Possible Legal Issues When Starting a CPR Training Business

This article will cover the legal issues and foundational aspects that you should have set in place when you are starting a CPR training business. If you have an existing business, these are things you should consider doing if you haven’t already. These considerations will help you to be more informed and be better able to run a successful CPR training business.

CPR Training Legal Considerations

There are a lot of legal considerations when doing CPR training. While nothing is overly complicated or nuanced, there are several basic things that are important for you to do to ensure your business is staying above board to buffer yourself from trouble.

Get an EIN number.

Similar to a social security number, an Employee Identification Number is a federal ID number for your company. This is important to have in order to effectively create an entity for your business for tax and other legal purposes. It creates a separation between your personal liability/finances and that of your business. This is free to set up online.

Apply for a business license.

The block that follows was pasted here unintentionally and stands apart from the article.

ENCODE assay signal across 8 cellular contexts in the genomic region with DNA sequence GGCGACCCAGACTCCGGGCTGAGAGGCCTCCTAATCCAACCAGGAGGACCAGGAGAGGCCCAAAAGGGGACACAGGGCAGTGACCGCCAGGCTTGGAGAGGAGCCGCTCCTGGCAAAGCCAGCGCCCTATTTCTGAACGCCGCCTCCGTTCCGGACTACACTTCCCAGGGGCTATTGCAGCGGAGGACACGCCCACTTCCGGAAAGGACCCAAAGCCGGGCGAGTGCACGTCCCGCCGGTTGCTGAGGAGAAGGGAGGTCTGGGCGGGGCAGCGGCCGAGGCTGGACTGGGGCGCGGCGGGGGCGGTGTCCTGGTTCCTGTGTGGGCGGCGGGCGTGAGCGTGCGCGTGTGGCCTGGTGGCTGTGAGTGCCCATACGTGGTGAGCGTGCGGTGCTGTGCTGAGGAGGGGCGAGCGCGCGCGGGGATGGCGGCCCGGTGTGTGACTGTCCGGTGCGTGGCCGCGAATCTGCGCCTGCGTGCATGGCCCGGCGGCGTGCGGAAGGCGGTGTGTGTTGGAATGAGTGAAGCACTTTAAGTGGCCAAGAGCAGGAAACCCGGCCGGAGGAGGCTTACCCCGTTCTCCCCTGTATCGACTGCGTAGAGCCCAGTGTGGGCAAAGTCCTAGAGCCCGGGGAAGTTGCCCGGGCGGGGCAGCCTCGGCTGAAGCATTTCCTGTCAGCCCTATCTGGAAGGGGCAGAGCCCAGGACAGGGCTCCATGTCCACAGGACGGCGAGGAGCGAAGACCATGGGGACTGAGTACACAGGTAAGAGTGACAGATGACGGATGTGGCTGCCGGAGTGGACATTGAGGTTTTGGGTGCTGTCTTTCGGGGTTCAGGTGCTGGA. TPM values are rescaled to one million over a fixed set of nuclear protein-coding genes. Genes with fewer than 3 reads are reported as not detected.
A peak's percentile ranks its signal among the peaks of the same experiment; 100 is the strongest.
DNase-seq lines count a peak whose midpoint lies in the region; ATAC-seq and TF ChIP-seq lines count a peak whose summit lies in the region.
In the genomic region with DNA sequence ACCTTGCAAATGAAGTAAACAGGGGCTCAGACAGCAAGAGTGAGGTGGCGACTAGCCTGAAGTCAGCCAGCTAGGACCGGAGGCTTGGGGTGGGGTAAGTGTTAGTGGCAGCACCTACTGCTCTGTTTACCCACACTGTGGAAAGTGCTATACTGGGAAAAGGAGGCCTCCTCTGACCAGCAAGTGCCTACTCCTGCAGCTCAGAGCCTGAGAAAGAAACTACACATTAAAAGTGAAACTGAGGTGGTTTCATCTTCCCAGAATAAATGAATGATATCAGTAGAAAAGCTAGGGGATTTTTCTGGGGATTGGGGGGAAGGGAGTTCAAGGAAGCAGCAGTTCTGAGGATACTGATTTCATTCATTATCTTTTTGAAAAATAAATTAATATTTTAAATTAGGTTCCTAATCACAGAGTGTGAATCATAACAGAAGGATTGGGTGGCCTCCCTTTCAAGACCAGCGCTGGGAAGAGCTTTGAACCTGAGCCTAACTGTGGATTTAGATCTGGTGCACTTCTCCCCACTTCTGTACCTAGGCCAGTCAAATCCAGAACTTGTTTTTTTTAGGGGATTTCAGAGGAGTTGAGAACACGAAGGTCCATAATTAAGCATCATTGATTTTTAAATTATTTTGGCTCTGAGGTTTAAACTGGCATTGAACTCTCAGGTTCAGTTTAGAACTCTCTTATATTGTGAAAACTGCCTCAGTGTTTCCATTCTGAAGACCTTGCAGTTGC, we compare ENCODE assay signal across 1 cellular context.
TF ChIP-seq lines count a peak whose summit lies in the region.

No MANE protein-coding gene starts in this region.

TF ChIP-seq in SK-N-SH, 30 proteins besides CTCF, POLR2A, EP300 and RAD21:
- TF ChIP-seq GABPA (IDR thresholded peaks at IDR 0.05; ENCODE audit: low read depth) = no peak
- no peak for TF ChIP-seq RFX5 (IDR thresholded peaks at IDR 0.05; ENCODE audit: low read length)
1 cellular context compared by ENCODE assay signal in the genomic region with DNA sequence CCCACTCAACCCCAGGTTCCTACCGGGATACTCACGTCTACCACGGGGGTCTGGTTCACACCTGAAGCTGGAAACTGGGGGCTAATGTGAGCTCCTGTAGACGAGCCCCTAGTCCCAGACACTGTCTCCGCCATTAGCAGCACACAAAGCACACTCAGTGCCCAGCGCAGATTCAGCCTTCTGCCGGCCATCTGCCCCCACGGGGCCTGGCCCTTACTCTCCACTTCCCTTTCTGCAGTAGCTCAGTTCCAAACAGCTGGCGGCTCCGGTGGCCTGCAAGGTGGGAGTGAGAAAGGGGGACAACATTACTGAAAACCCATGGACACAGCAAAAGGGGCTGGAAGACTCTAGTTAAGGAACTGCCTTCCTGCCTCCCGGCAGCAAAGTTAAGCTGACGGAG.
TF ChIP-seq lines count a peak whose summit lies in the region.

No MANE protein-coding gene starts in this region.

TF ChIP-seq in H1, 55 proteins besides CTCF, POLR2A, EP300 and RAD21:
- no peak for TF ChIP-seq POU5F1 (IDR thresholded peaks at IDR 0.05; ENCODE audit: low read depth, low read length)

It’s usually very inexpensive – business licenses can range anywhere from $10 to $100. If you live in a city, you may have to apply for both a city and a county license. Contact your local city/county business office, they can help you determine what license(s) you need for your area. You will need your EIN number when you fill out the paperwork.

Get a business checking account.

Much like a personal checking account, this is free to set up with your local bank. It is important for separating out your personal finances from your business finances. This is necessary to get a clear picture of your business income and expenses, so you can begin to get a feel for tracking the numbers and increasing/decreasing trends of your business so you can adjust your spending accordingly. It is important also for getting into the habit of making financial decisions early on with regards to the financial outlook of your business.